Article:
Does Free Speech Include ‘Fag’?

At the Village Vanguard, Lenny Bruce would look long and hard at his integrated audience. “Any kikes here tonight?” he’d ask. “Any niggers? Any spics? Any fags?”

The audience would freeze. What’s gotten into Lenny? Has a dybbuk taken possession of him? Or is this the real Lenny we never knew?

As the muttering mounted, Lenny would put up his hand. “Why do those words disturb you so much?” he’d say. “Why don’t you start searching beneath those words so they won’t have such wounding, such paralyzing power over you? Who says those words and why? And should that language be suppressed or brought out into the open so that we can know where it comes from?”

Lenny always wanted to take the covers off, especially the taboos of language.

Lenny got busted for taking the covers off so often that he became a scholar of First Amendment law. I’d go to see him at the Marlton Hotel on 8th Street, and all over the floor and chairs were transcripts of his trials and books on the law.

I thought of Lenny when a police chaplain, the Reverend William G. Kalaidjian, was forced to retire (that is, fired) after 42 years on the job. His record all those years consisted of being available at any hour for officers who needed help. And there is no evidence that he ever asked about their color or sexual preference before he went out to them.

In fact, his only known offense was saying the word “fag.” On April 30, Kalaidjian was presenting an award to Sergeant Thomas Kennedy at a banquet in the Bronx. Kennedy had been acquitted of beating a handcuffed car-theft suspect and then slamming him face down on the sidewalk, breaking his teeth. Prosecuting Kennedy had been Assistant D.A. Thomas Hickey.

Presenting the award to Sergeant Kennedy, Kalaidjian called Hickey ”a bum prosecutor” and a “fag.” It may well be that since Kennedy was acquitted of brutalizing a man in handcuffs, Hickey was indeed, in that case, “a bum prosecutor.” Calling him a “fag,” however, was both irrelevant and plainly bigoted. But is there justice in firing Kalaidjian after 42 years of service?

The reaction of the city’s distinguished leaders was sadly predictable. Neither the mayor nor Howard Safir, the hollow police commissioner, would admit that the chaplain had been forced to retire. They implied that he had voluntarily resigned.

Safir said: “I have a problem with anybody who uses any racial, ethnic, or sexual-preference derogatory comments.” If only he also had a problem with persistent, vicious police brutality in the city.

And the Manhattan district attorney, Robert Morgenthau, intoned, “It is reprehensible that anyone, especially a chaplain, would make comments of that nature.”

Why “especially a chaplain”? It’s much more harmful when a cop calls you a fag or a nigger while he’s banging you over the head with a police radio. You can’t answer the cop because then he might do a Louima on you.

I was somewhat surprised that there wasn’t a word on behalf of the chaplain’s keeping his job from noted free-speech paladins in New York. Not a word from law professors or columnists, except Steve Dunleavy of the Post, who has not been known previously as a fan of justices William Brennan and Louis Brandeis.

Why the silence? Did the usual champions of free speech think that a chaplain is less deserving of free speech, however offensive, than Leonard Jeffries? Were they afraid of being called homophobes if they came forth and defended Kalaidjian’s right to say “fag” while they disassociated themselves from the word?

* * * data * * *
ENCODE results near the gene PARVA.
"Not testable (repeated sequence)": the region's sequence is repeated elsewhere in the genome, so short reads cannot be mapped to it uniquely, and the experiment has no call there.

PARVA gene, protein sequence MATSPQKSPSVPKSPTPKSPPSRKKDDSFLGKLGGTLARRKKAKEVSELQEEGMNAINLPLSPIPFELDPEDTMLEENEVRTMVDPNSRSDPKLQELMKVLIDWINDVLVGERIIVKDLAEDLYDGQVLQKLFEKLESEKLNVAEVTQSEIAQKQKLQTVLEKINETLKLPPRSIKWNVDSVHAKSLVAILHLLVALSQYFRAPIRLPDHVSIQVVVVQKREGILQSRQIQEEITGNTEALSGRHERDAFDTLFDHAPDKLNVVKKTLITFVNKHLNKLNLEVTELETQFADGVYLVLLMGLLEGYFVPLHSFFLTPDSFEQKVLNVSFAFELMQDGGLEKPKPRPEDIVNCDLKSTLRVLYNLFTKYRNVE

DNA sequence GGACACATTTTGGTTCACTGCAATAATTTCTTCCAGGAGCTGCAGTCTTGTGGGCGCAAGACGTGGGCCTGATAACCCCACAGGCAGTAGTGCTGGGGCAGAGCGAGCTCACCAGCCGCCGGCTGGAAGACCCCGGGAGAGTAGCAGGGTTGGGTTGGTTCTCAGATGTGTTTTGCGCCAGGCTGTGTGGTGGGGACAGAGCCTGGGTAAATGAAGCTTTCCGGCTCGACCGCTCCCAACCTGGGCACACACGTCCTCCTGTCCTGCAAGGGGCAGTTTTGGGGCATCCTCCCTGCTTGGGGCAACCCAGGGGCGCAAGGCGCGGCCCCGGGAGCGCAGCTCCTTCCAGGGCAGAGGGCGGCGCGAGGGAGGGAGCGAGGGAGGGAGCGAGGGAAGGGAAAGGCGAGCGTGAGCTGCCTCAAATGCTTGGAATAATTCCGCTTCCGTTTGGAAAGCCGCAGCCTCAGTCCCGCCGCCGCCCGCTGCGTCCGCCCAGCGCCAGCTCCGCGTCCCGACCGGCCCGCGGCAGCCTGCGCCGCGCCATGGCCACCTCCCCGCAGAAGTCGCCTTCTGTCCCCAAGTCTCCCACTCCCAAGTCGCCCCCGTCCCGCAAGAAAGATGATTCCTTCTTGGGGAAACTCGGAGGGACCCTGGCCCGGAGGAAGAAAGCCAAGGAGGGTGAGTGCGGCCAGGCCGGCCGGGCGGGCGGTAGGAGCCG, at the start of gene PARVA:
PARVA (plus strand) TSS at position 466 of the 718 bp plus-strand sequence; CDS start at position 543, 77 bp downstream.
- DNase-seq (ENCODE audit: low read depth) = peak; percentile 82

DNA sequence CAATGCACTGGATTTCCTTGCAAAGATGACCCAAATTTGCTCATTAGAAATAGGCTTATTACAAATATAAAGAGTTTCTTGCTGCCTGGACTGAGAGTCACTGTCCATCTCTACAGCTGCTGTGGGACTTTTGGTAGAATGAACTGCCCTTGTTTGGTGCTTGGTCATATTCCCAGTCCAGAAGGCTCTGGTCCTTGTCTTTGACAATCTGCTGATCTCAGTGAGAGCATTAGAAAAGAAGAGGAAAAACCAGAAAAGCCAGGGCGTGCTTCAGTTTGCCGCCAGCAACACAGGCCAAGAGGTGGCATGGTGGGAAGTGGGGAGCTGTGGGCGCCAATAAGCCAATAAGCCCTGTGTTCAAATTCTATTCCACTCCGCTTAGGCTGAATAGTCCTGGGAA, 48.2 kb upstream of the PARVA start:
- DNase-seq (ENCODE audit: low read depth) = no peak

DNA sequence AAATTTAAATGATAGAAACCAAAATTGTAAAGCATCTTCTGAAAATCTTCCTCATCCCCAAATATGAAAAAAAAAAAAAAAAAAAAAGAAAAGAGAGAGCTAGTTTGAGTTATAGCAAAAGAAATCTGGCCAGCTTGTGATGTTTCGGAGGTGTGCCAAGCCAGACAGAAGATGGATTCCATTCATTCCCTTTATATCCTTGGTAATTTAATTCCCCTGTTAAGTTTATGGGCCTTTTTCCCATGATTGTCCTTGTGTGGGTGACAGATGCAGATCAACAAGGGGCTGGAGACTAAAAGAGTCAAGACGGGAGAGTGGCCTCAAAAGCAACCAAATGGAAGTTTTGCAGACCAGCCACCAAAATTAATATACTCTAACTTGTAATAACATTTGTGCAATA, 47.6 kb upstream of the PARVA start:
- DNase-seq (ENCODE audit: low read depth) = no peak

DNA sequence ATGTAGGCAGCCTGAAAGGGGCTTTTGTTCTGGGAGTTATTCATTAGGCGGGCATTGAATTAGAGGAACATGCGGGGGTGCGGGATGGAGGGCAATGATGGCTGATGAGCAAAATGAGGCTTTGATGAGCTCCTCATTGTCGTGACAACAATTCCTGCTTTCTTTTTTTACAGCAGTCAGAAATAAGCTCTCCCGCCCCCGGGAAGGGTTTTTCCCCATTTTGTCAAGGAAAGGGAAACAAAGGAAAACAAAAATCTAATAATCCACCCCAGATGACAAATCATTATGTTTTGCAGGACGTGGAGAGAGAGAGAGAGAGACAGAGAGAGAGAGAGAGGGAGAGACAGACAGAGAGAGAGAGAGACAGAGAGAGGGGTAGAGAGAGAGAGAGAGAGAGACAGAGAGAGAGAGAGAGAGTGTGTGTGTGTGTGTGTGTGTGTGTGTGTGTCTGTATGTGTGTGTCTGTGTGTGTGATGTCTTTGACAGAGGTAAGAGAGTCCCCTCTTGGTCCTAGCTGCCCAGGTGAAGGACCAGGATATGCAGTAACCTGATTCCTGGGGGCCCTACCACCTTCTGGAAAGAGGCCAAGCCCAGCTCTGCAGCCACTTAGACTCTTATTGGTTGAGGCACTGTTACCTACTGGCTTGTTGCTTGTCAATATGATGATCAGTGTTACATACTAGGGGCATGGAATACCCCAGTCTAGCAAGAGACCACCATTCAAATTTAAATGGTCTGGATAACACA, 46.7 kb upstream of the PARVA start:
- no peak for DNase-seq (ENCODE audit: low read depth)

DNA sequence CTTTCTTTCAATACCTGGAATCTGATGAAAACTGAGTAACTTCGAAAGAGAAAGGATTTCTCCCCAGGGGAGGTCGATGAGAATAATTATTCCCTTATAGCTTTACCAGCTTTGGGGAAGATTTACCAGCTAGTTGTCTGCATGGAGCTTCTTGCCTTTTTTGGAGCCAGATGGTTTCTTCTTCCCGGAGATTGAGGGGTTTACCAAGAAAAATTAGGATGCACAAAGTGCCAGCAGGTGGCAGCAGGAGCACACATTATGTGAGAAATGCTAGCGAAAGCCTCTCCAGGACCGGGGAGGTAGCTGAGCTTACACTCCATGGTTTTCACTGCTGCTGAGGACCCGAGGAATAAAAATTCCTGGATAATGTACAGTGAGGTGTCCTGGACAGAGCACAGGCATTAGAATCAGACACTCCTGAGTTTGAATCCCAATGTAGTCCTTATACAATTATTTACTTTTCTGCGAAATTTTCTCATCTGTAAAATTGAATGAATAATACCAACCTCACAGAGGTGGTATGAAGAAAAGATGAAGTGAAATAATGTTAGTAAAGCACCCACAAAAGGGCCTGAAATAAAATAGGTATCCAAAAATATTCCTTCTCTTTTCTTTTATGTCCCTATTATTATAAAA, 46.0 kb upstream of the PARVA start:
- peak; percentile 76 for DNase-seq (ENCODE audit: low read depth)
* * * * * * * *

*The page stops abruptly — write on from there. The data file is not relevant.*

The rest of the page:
After all, I have defended Professor Jeffries’s right to make his anti-Semitic speeches although I find them disgusting. Interestingly, I did a long radio interview with Jeffries two years ago in which he detailed his fight to hold the chair of his department at City University while doing extended battle in the courts.

A lot of people wanted to silence Jeffries. At the end of the interview, I asked him what he’d learned from his efforts to speak in the face of unremitting opposition.

“I have learned,” he told me, “a great appreciation for the First Amendment.”

And at the start of his speech at the Million Man March, Louis Farrakhan said that many people did not want him to speak there or anywhere, but thanks to the First Amendment, they couldn’t stop him.

A sidebar on the abandonment of chaplain Kalaidjian’s right to speak: On May 6, The New York Times ran a long article on the antigay slur that erased 42 years of Kalaidjian’s work–and his job. Nowhere in that article was the fateful slur actually identified as “fag.” The Times‘s readers can only stand so much reality.

The defenestration of Kalaidjian has been a victory for Sergeant Edward Rodriguez, president of the Gay Officers Action League. He drove the campaign to remove the chaplain. Lenny Bruce was lucky Rodriguez wasn’t the power in Lenny’s times.

So will this lesson to Kalaidjian deter future bigots? If they’re in the public eye, it probably will. But it won’t change their resentment and ignorance, because nothing has been done to change them. Instead of calling for Kalaidjian’s head, Sergeant Rodriguez could have asked that he be ordered to spend a week or more with members of the Gay Officers Action League so that real faces could displace his stereotypes.

When this story broke, Norman Siegel, executive director of the New York Civil Liberties Union, was out of town, and the NYCLU and the ACLU remained silent. Siegel says if he’d been here, he would have recommended that the chaplain be disciplined–but not fired–if he’d used the slur at an official function. If it was not an official function, Siegel would have argued that Kalaidjian could say whatever he wanted, without punishment, just like Leonard Jeffries.

Louis Brandeis used to say that speech should not be suppressed unless the actual harm it may cause is so imminent that there is no “opportunity for full discussion” of the offensive speech. But if “there be time to expose through discussion the falsehoods and avert the evil [of the speech] by education, the remedy to be applied is more speech, not enforced silence.” (Emphasis added.)